CEO Jamie Dimon revealed Thursday that JPMorgan had suffered a $2 billion trading loss.
NEW YORK (CNNMoney) -- The closing bell brought no relief for JPMorgan Chase on Friday, as a major credit rating agency moved to downgrade its debt almost exactly 24 hours after the bank revealed a $2 billion trading loss.
Fitch Ratings downgraded both JPMorgan's short-term and long-term debt, with the latter falling to A+ from AA-. The bank, the country's largest by assets, was also placed on ratings watch negative.
Fitch said it views the $2 billion loss as "manageable" but added that "the magnitude of the loss and ongoing nature of these positions implies a lack of liquidity."
"It also raises questions regarding JPM's risk appetite, risk management framework, practices and oversight," the agency said.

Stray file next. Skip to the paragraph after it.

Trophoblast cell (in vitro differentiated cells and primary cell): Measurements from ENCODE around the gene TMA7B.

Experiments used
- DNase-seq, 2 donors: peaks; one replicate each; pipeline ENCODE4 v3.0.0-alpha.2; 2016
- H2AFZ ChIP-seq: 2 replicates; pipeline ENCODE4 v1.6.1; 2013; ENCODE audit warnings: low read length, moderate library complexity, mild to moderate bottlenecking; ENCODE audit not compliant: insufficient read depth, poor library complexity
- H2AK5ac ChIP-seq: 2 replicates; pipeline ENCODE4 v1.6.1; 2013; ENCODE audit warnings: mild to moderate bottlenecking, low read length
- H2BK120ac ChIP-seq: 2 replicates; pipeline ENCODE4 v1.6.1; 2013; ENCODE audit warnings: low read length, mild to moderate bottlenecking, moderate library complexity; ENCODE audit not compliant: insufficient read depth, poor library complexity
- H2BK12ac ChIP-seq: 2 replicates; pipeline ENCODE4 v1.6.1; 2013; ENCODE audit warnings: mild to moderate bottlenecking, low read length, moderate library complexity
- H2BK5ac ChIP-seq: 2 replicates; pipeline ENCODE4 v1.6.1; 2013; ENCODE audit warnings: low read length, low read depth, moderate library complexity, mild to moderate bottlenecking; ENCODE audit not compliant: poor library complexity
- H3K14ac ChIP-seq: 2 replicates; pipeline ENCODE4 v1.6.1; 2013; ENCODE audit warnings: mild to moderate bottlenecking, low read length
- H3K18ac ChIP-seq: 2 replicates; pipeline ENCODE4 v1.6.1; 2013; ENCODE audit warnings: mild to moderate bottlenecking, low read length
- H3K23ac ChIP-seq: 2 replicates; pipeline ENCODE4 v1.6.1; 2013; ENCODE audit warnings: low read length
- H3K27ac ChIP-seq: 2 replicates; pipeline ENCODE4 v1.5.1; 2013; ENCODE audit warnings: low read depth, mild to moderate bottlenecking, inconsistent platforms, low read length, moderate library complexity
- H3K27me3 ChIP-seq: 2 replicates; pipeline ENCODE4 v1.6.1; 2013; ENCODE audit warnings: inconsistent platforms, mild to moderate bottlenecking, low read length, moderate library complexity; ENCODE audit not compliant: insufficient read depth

Separately, Standard & Poor's revised their rating on JPMorgan's debt from stable to negative, a signal that a downgrade is more likely to occur in the future.
The ratings actions are a reaction to news that came via a hastily arranged conference call after the market close on Thursday, when CEO Jamie Dimon revealed that the bank had suffered $2 billion in losses over the past six weeks.
The unit that suffered the losses is part of the bank's so-called corporate unit, and had been making trades designed to hedge against risk.
Net losses, after factoring in other securities gains, are expected to exceed $800 million by the end of the second quarter. And losses could increase depending on market conditions and the bank's actions moving forward.
The unit had been expected to post a net gain of $200 million.
Shares of JPMorgan (Fortune 500), which dropped 9% during the day Friday, continued to slide after hours, with shares falling another 1%.,
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